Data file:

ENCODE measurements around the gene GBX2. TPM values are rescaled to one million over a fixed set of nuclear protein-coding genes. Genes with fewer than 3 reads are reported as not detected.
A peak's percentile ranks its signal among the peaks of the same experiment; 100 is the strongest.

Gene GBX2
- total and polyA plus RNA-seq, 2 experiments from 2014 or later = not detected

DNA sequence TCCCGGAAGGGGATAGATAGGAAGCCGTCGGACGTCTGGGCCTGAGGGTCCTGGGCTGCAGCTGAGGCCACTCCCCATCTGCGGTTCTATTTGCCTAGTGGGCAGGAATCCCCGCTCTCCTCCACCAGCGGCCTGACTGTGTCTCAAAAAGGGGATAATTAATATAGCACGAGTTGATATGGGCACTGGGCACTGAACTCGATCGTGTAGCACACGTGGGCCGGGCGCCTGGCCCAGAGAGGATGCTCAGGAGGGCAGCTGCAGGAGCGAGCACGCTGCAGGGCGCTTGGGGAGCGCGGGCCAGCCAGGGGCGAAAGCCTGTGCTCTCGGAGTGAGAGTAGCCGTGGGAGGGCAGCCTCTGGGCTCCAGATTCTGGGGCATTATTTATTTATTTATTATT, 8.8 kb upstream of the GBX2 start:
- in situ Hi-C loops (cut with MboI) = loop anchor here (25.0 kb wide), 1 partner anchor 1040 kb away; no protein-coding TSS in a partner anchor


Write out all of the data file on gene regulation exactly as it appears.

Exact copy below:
ENCODE measurements around the gene GBX2. TPM values are rescaled to one million over a fixed set of nuclear protein-coding genes. Genes with fewer than 3 reads are reported as not detected.
A peak's percentile ranks its signal among the peaks of the same experiment; 100 is the strongest.

Gene GBX2
- total and polyA plus RNA-seq, 2 experiments from 2014 or later = not detected

DNA sequence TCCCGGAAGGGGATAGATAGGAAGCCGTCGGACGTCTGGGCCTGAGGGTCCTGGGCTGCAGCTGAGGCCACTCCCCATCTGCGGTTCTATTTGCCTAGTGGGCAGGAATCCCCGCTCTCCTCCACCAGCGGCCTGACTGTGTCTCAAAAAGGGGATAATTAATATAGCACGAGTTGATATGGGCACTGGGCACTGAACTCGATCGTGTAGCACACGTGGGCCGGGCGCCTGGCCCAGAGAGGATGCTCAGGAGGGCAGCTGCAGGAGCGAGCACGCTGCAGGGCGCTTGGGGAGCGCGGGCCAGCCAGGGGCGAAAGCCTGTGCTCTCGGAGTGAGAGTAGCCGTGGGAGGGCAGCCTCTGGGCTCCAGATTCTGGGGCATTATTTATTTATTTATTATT, 8.8 kb upstream of the GBX2 start:
- in situ Hi-C loops (cut with MboI) = loop anchor here (25.0 kb wide), 1 partner anchor 1040 kb away; no protein-coding TSS in a partner anchor